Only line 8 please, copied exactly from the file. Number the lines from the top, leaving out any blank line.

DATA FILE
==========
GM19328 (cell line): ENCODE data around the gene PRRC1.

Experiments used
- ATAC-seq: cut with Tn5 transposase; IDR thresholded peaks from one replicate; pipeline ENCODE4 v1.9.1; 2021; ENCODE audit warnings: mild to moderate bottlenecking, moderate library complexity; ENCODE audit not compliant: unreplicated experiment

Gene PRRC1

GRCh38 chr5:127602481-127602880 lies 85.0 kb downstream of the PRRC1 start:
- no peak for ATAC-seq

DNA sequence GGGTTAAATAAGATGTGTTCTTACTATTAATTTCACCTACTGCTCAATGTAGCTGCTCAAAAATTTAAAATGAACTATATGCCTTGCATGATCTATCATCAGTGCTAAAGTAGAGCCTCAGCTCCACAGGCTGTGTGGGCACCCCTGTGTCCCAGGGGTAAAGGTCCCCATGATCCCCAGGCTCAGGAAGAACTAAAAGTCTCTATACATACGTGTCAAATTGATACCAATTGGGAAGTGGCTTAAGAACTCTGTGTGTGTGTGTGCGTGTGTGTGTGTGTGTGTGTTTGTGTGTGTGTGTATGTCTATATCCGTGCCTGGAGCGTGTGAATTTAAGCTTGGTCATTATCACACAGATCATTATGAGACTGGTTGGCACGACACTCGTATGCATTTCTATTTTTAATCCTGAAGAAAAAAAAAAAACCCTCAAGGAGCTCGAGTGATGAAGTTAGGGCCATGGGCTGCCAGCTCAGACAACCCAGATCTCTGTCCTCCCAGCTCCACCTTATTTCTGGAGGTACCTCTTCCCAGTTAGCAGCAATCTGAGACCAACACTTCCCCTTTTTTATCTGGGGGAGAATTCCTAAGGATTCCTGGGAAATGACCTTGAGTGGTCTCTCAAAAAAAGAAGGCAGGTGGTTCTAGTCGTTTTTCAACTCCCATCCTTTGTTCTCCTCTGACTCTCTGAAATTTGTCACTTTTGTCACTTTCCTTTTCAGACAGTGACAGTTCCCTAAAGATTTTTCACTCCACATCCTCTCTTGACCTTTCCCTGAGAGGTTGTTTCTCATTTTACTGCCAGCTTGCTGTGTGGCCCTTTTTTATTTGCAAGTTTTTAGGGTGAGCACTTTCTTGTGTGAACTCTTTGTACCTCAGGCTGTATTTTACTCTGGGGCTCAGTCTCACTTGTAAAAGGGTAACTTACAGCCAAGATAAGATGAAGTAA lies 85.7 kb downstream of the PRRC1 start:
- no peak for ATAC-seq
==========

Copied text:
- no peak for ATAC-seq